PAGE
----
Commission Recommends More Effective Technology Use in Elections

April 14, 2014

VoteThe Presidential Commission on Election Administration recently released its report offering recommendations to improve the quality and fairness of elections in the United States.  The Commission’s findings included calls for more effective use of information and communications technologies to protect election integrity.

The Commission was established in the wake of the highly publicized election administration difficulties that have plagued recent national elections.  The goal of the Commission was to provide suggestions to improve the quality of election administration across the United States.

An important Commission recommendation offered support for broader use of online voter registration processes.  The Commission urged all jurisdictions to embrace online voter registration.  Online registration, in the view of the Commission, offers a highly cost effective and efficient method to expand voter participation by substantially increasing the voter pool.

The Commission also supported the continuing efforts to integrate new technologies into the voting process.  Those new technologies include advances in voting machine systems and other voting innovations.  The Commission did not specifically recommend online voting, but presumably it includes online voting among the voting innovations that should be pursued in an effort to expand the scope of voter participation.

The Commission recognized that integration of new technologies into the election process requires modifications to existing certification policies and standards associated with voting machines and other election technologies.  It urged all of the many diverse jurisdictions that exercise authority over elections in the United States to examine and modify as necessary their applicable election technology standards to facilitate prompt integration of new technologies into existing voting systems.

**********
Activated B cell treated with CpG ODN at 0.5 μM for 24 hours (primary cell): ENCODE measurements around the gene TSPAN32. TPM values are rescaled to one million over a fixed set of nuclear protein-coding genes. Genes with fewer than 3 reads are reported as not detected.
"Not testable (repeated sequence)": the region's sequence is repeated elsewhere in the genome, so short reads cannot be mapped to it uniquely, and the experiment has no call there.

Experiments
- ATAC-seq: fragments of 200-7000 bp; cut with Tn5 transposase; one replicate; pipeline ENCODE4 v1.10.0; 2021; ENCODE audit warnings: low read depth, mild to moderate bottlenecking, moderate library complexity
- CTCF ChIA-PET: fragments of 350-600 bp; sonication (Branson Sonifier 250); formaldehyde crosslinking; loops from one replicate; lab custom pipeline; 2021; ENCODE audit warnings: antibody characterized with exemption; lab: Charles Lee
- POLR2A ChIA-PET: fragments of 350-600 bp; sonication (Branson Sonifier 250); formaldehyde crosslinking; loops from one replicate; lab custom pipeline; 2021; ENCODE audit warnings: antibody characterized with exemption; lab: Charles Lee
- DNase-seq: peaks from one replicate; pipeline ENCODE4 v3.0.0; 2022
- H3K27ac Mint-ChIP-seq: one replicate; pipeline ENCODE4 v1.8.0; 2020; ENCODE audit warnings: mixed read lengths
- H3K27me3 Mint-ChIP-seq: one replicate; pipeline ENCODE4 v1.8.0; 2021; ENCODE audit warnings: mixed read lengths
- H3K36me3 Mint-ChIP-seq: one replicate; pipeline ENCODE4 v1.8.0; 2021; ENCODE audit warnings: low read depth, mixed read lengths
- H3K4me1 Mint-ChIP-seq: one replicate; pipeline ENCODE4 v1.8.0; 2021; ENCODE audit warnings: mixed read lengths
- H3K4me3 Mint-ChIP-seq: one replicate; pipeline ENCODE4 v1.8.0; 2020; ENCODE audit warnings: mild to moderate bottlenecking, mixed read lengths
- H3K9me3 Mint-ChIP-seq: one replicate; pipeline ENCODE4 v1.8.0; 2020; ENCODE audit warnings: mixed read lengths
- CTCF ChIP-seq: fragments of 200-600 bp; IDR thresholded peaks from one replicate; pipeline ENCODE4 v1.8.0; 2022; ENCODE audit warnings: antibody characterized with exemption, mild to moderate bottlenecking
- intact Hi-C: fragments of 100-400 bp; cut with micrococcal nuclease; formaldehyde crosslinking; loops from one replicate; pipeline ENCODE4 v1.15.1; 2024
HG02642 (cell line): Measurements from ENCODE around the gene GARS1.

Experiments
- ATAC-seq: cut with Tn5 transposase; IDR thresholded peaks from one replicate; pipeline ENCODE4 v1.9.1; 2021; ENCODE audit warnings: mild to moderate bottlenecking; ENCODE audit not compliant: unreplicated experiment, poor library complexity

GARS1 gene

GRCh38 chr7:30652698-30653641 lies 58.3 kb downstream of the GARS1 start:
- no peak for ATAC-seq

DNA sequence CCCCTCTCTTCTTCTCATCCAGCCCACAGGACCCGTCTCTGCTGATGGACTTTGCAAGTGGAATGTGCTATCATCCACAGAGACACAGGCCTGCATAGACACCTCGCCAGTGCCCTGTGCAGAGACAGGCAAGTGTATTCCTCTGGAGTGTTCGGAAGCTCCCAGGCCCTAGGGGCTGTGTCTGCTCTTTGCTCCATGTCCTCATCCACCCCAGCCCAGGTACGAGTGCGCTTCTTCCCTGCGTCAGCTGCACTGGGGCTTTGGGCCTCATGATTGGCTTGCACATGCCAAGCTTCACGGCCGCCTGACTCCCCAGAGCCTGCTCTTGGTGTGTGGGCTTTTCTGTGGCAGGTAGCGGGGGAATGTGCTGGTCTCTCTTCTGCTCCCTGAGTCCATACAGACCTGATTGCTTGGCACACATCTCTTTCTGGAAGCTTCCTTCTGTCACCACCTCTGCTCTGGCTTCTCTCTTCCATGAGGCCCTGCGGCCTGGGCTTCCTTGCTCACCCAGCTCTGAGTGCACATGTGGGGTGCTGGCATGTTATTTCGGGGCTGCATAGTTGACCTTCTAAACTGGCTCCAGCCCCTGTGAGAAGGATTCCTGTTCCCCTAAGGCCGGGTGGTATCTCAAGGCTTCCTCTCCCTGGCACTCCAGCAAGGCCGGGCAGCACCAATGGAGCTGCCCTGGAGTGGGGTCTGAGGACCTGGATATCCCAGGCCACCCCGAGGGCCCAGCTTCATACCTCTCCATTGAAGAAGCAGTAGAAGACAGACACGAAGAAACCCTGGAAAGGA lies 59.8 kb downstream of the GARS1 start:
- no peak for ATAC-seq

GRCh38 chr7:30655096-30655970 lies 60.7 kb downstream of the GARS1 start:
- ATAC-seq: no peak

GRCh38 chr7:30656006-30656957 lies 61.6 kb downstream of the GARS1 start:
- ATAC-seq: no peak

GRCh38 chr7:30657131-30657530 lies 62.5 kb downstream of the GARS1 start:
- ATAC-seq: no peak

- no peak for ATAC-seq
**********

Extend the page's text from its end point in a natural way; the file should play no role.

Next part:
The Commission’s support for more active and effective use of information and communications technologies in the electoral process is timely and significant.  As the Commission has properly noted, there are a variety of ways in which technology can be applied immediately to improve the fairness of American elections.

Every effort should be made to expand the pool of eligible voters in the United States and to increase their rate of participation in the electoral process.  Information and communications technologies can play a substantial and immediate role to expand the scope of voter participation and to improve the quality of election administration.

The Commission appropriately recognized that the primary goal of electoral processes and election administration is to protect the integrity and fairness of American elections.  Technology has an important role to play in pursuit of that mission.  The Commission wisely recognized that role, and now it is time for all of the various election authorities involved in the process of election administration in the United States to follow the Commission’s lead on that point.